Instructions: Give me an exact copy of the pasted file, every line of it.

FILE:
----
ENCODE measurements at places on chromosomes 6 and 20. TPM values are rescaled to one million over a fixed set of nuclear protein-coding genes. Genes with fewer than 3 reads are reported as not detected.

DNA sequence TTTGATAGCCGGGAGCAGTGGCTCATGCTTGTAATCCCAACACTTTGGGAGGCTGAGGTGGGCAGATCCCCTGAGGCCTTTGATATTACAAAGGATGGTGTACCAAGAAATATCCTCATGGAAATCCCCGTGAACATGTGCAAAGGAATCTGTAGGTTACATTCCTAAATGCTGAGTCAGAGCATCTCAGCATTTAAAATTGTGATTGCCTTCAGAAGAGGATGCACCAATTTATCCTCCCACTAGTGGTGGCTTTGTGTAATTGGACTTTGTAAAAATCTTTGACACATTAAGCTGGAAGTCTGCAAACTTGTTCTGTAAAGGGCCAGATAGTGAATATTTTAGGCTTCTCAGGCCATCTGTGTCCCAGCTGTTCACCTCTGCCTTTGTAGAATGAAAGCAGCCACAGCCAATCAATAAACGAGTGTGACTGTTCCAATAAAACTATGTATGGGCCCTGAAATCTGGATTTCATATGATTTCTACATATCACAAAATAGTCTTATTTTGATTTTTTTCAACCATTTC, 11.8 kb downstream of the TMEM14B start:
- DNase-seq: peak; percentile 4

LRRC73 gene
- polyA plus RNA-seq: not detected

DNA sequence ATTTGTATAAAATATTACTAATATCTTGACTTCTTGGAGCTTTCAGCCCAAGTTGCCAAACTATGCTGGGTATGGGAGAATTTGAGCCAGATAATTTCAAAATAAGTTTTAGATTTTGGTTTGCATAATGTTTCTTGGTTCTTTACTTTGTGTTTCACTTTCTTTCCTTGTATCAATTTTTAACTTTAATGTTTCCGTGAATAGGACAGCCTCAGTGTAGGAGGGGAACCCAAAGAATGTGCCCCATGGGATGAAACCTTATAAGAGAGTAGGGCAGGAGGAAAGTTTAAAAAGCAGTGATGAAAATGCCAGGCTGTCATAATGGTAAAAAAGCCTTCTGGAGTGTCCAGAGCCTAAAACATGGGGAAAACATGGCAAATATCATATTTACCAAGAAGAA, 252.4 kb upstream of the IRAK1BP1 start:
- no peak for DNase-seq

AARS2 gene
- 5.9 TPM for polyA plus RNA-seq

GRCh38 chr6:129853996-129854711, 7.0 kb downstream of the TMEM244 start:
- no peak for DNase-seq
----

ENCODE measurements at places on chromosomes 6 and 20. TPM values are rescaled to one million over a fixed set of nuclear protein-coding genes. Genes with fewer than 3 reads are reported as not detected.

DNA sequence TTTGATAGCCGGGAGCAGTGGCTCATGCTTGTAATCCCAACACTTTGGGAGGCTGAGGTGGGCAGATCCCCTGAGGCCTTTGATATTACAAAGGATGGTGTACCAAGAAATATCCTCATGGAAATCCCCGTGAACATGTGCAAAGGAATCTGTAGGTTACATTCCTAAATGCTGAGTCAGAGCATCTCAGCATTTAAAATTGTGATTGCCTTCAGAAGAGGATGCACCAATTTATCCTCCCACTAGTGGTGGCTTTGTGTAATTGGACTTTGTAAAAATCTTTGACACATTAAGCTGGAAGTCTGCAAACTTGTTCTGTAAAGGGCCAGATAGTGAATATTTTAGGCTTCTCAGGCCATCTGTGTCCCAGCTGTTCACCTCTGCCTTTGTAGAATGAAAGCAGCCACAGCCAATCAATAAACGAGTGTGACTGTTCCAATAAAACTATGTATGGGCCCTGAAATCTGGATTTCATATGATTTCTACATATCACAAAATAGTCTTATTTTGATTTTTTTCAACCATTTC, 11.8 kb downstream of the TMEM14B start:
- DNase-seq: peak; percentile 4

LRRC73 gene
- polyA plus RNA-seq: not detected

DNA sequence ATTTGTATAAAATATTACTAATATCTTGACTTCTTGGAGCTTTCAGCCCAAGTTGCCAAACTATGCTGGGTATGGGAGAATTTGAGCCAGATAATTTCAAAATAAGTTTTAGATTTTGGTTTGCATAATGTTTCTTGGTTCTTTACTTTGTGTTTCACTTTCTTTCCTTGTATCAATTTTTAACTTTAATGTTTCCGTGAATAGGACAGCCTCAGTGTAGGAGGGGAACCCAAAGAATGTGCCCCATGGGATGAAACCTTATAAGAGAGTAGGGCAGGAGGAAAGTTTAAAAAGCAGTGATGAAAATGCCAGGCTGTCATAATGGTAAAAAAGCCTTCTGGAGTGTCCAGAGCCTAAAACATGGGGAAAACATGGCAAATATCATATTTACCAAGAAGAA, 252.4 kb upstream of the IRAK1BP1 start:
- no peak for DNase-seq

AARS2 gene
- 5.9 TPM for polyA plus RNA-seq

GRCh38 chr6:129853996-129854711, 7.0 kb downstream of the TMEM244 start:
- no peak for DNase-seq